Caixin
Jul 28, 2017 06:00 PM
BUSINESS & TECH

Huawei Smartphone Business Powers Up Value Chain

Huawei Technologies Ltd. said it sold 73 million smartphones in the first half of the year, generating 105.4 billion ($15.64 billion) yuan in revenue. Above, Huawei participates in the China Hi-Tech Fair in Shenzhen in October 2007. Photo: Visual China
Huawei Technologies Ltd. said it sold 73 million smartphones in the first half of the year, generating 105.4 billion ($15.64 billion) yuan in revenue. Above, Huawei participates in the China Hi-Tech Fair in Shenzhen in October 2007. Photo: Visual China

Telecom equipment-maker Huawei Technologies Ltd. said its smartphone sales rose 20.6% in the first half of the year as it consolidated the leading position in its home China market and edged up the value chain with more high-end sales.

Huawei said it sold 73 million smartphones in the first half of the year, generating 105.4 billion ($15.64 billion) yuan in revenue, according to a company statement.

While unit shipments were up 20.6%, Huawei’s smartphone revenue growth in the six months through June was up by a much-higher 36.2%, equating to an average price per phone of 1,444 yuan. That faster revenue growth indicated the company’s average price per phone was rising, as Huawei tries to move away from the ultracompetitive lower end of the market into the less-crowded, more-profitable higher end.

“Our consumer business group continued to deliver extraordinary growth, beating the industry average and penetrating high-end markets around the globe,” said the group’s CEO, Richard Yu. “This ongoing growth is testament to the strength of the Huawei brand and the momentum we’ve built through delivering premium, market-redefining devices.”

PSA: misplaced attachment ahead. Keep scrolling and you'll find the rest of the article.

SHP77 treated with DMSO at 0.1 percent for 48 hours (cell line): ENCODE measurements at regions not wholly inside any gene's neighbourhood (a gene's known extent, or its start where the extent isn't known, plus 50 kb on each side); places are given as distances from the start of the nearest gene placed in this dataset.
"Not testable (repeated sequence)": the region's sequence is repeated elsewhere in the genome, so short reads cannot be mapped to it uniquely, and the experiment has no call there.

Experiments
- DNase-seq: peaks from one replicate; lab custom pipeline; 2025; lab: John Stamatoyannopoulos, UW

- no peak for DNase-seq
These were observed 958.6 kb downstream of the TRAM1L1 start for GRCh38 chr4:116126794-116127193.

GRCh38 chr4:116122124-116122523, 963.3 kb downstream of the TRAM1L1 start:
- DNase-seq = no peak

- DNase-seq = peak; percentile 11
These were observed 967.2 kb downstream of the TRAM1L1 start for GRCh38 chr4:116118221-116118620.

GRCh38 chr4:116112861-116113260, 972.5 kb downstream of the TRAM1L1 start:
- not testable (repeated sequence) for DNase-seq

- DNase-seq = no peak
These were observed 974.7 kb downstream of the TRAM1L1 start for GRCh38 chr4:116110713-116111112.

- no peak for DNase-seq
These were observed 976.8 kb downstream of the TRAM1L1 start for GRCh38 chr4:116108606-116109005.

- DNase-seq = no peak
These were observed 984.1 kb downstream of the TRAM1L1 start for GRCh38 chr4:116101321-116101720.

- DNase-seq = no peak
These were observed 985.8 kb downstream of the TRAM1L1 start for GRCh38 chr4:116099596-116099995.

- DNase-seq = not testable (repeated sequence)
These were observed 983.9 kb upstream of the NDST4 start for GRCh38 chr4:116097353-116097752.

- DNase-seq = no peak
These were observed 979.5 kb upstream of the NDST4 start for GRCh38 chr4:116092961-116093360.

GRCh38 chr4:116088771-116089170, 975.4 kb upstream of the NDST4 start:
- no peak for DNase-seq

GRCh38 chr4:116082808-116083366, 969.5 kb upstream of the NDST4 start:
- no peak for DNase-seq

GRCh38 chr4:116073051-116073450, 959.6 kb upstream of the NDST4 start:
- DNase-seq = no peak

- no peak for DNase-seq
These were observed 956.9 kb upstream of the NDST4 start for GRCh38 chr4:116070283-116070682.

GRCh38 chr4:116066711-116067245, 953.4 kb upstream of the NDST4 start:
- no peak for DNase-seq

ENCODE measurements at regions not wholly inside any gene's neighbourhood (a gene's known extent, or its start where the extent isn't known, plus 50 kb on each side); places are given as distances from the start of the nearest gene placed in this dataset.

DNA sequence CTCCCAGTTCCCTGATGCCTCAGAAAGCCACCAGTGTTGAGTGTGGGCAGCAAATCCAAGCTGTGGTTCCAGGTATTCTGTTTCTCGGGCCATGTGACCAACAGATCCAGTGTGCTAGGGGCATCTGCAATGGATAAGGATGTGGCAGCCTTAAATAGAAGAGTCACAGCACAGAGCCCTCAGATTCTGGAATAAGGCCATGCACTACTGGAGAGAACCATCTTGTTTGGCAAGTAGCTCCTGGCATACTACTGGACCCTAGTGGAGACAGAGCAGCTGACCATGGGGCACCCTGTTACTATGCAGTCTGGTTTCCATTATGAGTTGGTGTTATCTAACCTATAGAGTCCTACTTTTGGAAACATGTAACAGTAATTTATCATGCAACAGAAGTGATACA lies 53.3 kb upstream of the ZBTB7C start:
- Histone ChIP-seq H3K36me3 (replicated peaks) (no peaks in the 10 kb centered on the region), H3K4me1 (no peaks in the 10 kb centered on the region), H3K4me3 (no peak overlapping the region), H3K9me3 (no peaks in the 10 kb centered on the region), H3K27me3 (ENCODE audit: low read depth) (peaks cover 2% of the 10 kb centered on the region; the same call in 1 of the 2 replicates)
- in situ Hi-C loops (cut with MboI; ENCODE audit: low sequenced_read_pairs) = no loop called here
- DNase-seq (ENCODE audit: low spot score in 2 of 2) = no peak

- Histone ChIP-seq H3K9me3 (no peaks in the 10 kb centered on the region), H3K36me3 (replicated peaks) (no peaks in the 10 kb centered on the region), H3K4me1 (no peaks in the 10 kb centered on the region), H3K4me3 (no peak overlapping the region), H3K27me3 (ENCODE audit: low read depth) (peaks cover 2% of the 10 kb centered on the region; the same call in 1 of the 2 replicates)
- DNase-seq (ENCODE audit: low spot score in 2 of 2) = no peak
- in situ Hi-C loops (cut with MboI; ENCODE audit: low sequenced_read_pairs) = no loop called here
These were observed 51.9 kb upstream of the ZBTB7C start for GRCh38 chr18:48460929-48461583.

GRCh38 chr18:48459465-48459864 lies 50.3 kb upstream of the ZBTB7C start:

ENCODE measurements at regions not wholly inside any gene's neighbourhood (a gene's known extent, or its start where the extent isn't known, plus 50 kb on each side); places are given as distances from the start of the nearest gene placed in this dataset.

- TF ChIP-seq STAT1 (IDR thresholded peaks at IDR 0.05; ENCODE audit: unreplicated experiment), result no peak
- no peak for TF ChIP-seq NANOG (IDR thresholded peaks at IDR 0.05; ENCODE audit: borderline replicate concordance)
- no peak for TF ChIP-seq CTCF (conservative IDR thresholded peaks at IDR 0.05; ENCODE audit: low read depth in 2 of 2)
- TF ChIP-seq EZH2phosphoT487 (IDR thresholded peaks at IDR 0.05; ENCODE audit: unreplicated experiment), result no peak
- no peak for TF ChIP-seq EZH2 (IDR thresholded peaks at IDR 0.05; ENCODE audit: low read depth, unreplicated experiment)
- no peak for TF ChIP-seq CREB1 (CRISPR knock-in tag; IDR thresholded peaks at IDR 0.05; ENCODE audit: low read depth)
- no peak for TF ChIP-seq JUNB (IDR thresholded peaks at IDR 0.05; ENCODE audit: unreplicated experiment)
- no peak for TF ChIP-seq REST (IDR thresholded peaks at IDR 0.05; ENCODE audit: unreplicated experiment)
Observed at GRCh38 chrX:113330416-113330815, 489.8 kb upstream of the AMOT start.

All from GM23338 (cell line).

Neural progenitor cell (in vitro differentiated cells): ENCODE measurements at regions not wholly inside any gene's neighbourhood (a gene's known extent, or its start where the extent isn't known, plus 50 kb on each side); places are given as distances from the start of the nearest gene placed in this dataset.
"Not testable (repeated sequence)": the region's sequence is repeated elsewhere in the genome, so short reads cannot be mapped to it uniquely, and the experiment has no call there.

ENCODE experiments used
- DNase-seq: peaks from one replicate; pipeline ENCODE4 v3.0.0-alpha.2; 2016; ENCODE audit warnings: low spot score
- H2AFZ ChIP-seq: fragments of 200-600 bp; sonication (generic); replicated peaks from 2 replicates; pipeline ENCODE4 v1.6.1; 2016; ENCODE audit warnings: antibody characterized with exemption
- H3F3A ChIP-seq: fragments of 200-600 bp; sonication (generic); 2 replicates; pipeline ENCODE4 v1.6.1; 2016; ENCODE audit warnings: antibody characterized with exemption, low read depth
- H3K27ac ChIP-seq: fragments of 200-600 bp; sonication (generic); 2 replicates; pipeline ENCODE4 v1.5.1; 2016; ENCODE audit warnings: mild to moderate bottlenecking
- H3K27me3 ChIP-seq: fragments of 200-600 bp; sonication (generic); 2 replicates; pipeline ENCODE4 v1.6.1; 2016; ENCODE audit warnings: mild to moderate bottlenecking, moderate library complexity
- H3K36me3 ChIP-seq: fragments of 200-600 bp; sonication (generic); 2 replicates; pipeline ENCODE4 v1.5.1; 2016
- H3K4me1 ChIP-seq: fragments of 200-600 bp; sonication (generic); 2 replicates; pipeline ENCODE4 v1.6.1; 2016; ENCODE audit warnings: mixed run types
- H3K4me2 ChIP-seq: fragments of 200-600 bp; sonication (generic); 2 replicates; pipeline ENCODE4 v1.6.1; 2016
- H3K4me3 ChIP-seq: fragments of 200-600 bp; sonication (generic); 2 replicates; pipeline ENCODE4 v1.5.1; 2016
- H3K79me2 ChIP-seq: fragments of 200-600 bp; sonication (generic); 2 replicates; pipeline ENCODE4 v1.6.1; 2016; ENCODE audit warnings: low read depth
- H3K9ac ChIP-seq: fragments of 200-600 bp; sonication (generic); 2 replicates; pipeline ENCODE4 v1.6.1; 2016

Huawei reported the first-half global figures the same week that independent market research Canalys said Huawei shipped 23 million phones in the second quarter in China, leading its home market for the second consecutive quarter. Overall smartphone shipments in China, the world’s largest market, fell 3% to 113 million units during the quarter, according to Canalys.

Huawei has emerged as China’s first world-class smartphone brand, drawing on its strong roots in telecommunications. The company was one of China’s earliest high-tech exporting success stories, and has become one of the world’s top suppliers to Western carriers in Europe.

But its older networking equipment has been locked out of the U.S. over national security concerns, and the broader global market for such products is also slowing. By comparison, smartphones are less sensitive, and Huawei has also entered the laptop computer space as it focuses more on consumer products. The smartphone business accounted for about 37% of the company’s 283.1 billion yuan in first-quarter revenue.

Contact reporter Yang Ge (geyang@caixin.com)

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